We all have those moments: when we realize that the iconic song by that classic artist is in fact just a cover. It’s a confusing and devastating time. For me this happened in the fourth grade when my mom casually dropped that Twist and Shout was written by the Isley Brothers and not the Beatles.
The concept of artists being given credit for the songs they cover is a pretty common phenomenon. Often, one artist makes a song a success in a way that the original singer or group could not. Maybe the modifications by the new artist make the song catchier or the song is re-released at the right time. Either way, countless cover songs are now attributed to those who cover them rather than their original owners. The time has come to uncover them. Here are just a few of these covers:
(WARNING: this information may be eye-opening and shocking and could cause disillusionment, existential crises, and the thought “Oh god I’ve been lied to all these years!” Please therefore proceed with caution and at your own risk.)
Hound Dog by Elvis Presley
ACTUALLY: This song is originally by Willie Mae “Big Mama” Thornton and not the King and is regarded by the Rock and Roll Hall of Fame as one of the most influential songs that shaped Rock and Roll. Although we know it to be one of the King’s greatest hits, the original 100% holds its own and is a masterpiece.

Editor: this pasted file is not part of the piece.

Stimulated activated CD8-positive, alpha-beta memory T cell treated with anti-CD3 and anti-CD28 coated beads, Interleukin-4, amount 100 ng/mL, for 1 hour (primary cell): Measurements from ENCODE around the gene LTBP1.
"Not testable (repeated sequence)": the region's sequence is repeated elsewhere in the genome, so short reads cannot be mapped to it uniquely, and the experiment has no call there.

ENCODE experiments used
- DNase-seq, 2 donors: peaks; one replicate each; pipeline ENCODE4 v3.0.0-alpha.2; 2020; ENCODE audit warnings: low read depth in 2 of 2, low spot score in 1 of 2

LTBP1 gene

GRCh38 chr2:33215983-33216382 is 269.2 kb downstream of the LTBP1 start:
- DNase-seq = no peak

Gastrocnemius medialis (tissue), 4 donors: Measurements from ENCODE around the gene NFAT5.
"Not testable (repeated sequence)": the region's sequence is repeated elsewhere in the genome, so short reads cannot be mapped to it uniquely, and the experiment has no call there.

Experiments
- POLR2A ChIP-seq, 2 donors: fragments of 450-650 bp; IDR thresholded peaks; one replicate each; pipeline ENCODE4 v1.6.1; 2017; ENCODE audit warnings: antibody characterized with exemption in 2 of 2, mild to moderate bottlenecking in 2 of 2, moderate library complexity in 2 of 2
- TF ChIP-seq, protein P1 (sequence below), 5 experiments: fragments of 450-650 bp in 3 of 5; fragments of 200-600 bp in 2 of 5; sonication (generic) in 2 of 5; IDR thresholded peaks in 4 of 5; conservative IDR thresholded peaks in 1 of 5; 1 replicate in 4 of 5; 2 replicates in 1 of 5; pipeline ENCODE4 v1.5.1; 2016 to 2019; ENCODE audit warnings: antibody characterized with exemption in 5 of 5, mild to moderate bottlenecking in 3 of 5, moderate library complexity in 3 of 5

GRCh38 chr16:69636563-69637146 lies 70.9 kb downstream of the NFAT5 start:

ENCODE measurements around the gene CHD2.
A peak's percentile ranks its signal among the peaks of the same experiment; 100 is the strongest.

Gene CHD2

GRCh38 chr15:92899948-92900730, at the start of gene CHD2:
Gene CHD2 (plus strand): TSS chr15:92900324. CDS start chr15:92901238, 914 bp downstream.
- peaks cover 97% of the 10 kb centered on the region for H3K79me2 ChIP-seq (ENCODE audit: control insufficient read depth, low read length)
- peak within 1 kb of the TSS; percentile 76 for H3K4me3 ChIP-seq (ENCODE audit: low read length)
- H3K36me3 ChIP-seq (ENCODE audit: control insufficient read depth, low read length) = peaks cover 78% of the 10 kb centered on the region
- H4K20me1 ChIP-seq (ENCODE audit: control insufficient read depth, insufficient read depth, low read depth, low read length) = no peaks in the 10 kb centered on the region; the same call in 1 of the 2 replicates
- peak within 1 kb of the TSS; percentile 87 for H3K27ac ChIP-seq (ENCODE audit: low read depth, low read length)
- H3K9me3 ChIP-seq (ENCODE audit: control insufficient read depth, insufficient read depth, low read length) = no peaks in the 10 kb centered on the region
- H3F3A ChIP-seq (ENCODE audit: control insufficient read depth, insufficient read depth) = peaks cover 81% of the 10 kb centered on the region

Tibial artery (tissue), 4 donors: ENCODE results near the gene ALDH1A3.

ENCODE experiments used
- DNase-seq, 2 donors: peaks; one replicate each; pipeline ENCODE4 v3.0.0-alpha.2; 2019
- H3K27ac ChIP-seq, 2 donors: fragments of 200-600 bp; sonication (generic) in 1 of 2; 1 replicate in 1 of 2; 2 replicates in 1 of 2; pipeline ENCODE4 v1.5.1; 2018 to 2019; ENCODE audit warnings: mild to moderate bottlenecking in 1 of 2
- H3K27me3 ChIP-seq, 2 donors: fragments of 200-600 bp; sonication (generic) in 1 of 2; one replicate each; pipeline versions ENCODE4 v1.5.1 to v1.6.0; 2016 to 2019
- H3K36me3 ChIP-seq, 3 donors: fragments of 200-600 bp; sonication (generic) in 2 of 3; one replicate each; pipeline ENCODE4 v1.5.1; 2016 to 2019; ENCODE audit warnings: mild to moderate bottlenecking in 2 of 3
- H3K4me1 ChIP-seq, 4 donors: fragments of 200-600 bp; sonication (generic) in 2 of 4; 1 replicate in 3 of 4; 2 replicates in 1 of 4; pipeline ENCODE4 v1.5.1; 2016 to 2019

Respect by Aretha Franklin
ACTUALLY: Franklin’s iconic hit was first written and recorded by Otis Redding. The two tracts have very different feels. Redding reaches out and pleads with a woman to stay, while Franklin’s recording is much more upbeat and empowering. Both are worth a listen.
The First Cut is the Deepest by…
ACTUALLY: This song has passed through so many hands it’s ridiculous. It’s been sung by Rod Stewart, Keith Hampshire, and Sheryl Crow but was originally written by Cat Stevens (he also sang a cover) and sung by P.P Arnold. Artists slow down the song, Rod Stewart takes out the last line, and Sheryl Crow was nominated for a Grammy Award for Best Female Pop Vocal Performance for this song (she lost to Norah Jones). All 5 versions are worth listening to, but here’s the original:
Torn by Natalie Imbruglia
ACTUALLY… You thought that this classic 90’s jam and favorite music competition show number was by Natalie Imbruglia, but in reality it was first performed by Edna Swap. The song is much slower and deeper in Swap’s edition and proves a nice comparison to Imbruglia’s classic pop song.